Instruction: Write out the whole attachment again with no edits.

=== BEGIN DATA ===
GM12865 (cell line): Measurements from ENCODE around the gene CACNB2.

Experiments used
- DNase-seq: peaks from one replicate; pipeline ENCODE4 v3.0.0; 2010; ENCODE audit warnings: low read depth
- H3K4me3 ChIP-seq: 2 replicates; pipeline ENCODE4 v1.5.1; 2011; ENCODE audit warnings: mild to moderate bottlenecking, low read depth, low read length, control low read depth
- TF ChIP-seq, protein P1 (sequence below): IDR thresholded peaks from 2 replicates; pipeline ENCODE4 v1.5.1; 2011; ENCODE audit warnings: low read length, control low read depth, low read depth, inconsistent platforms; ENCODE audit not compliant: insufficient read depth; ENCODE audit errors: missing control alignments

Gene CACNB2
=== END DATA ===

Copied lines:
GM12865 (cell line): Measurements from ENCODE around the gene CACNB2.

Experiments used
- DNase-seq: peaks from one replicate; pipeline ENCODE4 v3.0.0; 2010; ENCODE audit warnings: low read depth
- H3K4me3 ChIP-seq: 2 replicates; pipeline ENCODE4 v1.5.1; 2011; ENCODE audit warnings: mild to moderate bottlenecking, low read depth, low read length, control low read depth
- TF ChIP-seq, protein P1 (sequence below): IDR thresholded peaks from 2 replicates; pipeline ENCODE4 v1.5.1; 2011; ENCODE audit warnings: low read length, control low read depth, low read depth, inconsistent platforms; ENCODE audit not compliant: insufficient read depth; ENCODE audit errors: missing control alignments

Gene CACNB2